[COMPLETE RUN OF OTTOMAN SATYRIC MAGAZINE OF THE REVOLUTIONAL PERIOD] Kalem: Journal humoristique paraissant le jeudi = Kalem: Persembe günleri nesrolunur, edebî mizah gazetesi. No. 1-130

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CIMCÖZ, SALÂH (1875-1947); CELÂL ESAD [ARSEVEN, (1876-1971) (Directed by).

Tanin Matbaasi, Istanbul, 1908.

Handsome fine contemporary brown half moroccos. Six raised bands to spine, title, and issue numbers gilt lettered, floral decorations in compartments. 4to. (30 x 24 cm). In Ottoman script (Old Turkish with Arabic letters) and French. All pages with illustrations in text or full-page illustrations, all numbers with an Arabic numeral system, reversed collation, with two title pages: Ottoman recto and in French verso, numbers 35, 41, 44, 45 with title pages in colour. The rare poster is coming with the set inside the volumes as a supplement to the magazine.

Extremely rare togetherness of the complete set of 130 issues of the Ottoman Turkish-French satirical magazine "Kalem", richly illustrated with thousands of attractive illustrations and cartoons, started its publication life with the end of Sultan Abdulhamid II's repression regime in 1908. The collection provides an invaluable resource, reflecting and focusing on the radical changes in society after the Second Constitutional Revolution in New Ottoman State. The magazine was published weekly in 130 numbers between 21 August 1324 (3 September 1908) and 16 June 1327 (29 June 1911), starting immediately after the Second Ottoman Constitutional Revolution. It was a mixture of satire and a saloon magazine, focusing on politics, social life, and revolution. The only continuously running part of the magazine was Haftalik Dedikodu [i.e., Weekly Gossip].

“Kalem magazine began in September of 1908, less than two months following the Young Turk revolution that ushered in the Second Constitutional Era of the Ottoman Empire. Editor-directors Celal Esad Arseven and Selah Cimcoz opened the magazine with a provocative cartoon displaying an upper level Ottoman official sweeping the front steps of the Ministry of Education clean of its former bureaucrats.

The cartoons involved the original Turkish ones and borrowed from the German satirical publications like Simplicissimus, discussed and criticized the Empire of the period on a wide range of topics: The Ottoman Empire, which was compared to the "sick man" as a diplomatic, strategic, political, and military power, the Eastern Question, Foreign relations, wars, Ottoman bureaucracy, officials, the Ottoman dynasty, and Sultan Mehmet Resad who was one of the last sultans of the Empire who "became a puppet of the Revolutionary Committee of Union and Progress", popular political figures such as three leaders of the ruling party, ministers in the cabinet (especially Minister of Finance Cavid Bey), Kayzer of Germany, Riza Tevfik [Bölükbasi] (1869-1949).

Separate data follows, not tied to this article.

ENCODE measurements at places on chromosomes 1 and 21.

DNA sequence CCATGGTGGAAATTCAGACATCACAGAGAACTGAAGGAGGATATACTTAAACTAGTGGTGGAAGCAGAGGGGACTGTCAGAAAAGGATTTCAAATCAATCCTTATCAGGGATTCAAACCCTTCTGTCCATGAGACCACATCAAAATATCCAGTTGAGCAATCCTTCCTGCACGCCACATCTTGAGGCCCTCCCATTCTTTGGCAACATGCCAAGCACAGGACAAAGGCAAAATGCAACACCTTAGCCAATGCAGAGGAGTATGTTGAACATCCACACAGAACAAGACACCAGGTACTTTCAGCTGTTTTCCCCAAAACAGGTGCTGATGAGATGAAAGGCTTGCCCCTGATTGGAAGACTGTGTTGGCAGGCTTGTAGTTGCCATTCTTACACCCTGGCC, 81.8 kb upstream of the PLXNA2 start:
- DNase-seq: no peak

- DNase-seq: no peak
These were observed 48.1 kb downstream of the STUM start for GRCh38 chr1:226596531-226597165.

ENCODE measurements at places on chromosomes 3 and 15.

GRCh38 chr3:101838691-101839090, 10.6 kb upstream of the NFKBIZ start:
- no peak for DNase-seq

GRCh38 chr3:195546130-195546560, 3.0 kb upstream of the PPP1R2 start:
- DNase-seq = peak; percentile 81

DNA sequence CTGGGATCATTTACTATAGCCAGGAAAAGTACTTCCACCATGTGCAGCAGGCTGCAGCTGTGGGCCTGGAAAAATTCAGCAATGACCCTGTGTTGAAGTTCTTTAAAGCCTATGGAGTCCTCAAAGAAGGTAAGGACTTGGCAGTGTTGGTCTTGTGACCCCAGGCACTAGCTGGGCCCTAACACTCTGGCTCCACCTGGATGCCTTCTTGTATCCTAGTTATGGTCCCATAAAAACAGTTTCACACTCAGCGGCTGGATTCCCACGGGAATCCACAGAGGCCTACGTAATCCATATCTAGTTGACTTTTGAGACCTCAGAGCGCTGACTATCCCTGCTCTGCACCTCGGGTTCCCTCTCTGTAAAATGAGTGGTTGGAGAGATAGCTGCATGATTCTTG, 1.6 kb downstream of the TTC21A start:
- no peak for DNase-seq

"Riza Tevfik Bey -often afforded the title "feylesof" (philosopher)– is a recurring figure in the Kalem cartoons. He had trained to be a medical doctor, was a pugilist and wrestler, a Bektashi community leader, and freemason, and spoke English, French, Italian, Albanian, Armenian, Persian, Arabic, and Turkish (Wasti 83). He was also an Ottoman politician, writer, and poet, who had the unfortunate luck of being selected for the Turkish delegation of signatories to the Treaty of Sèvres, which spelled the dissolution of the Ottoman Empire at the end of World War I. He was a member of the Committee of Union and Progress, which had aligned itself with the Young Turks for their revolution. However, his "disillusionment with the Committee of Union and Progress (CUP) came much earlier than that of many others" (Wasti 84).

Nevertheless, he was a wildly popular figure in Istanbul society at the time of these cartoons. In a caricature, he is instrumentalized as a symbol of the new wave of modernization, hope for constitutionalism, and mockery of all that came before. Born in what is now Bulgaria and educated in Beirut and Istanbul, Riza Tevfik represents all that the future could hold for a "modernized," already cosmopolitan Ottoman Empire, and the elitism that threatened the tentative CUP alliance with secularist, lower socio-economic class political parties.

In a second caricature, Riza Tevfik's reputation for bold confidence is reflected in his dismissal of colleague Selim Sirri's protestations that the trapeze may not hold them both. Riza Tevfik was known for his physical as well as intellectual acumen. Rendering him with certain stereotypically masculine traits such as strong arms, broad chest, muscular thighs, and thick, black hair on his head, as his mustache, and even indicated in his underarms, reinforces contemporary notions of the ideal Turkish man. Both caricatures represent Riza Tevfik bey at a dangerous intersection of model male and threatening elite." (Source: Satire After the Young Turk Revolution Cartoons from Kalem Magazine, 1908, University of Texas Exhibition).

The founders of the magazine were Salah (Selah) Cimcoz (1875-1947), a Turkish politician, and lawyer, and Celal Esat Arseven (1876-1971), a Turkish painter, writer, and parliamentarian. Arseven was the first to introduce the history of art and urbanistic architecture to Turkey. (Source: References: Tobias Heinzelmann, Die Balkankrise in der osmanischen Karikatur).

Duman 1080.; Only one complete set survives in institutions worldwide in OCLC (472569754: Bibliothèque nationale de France, BnF).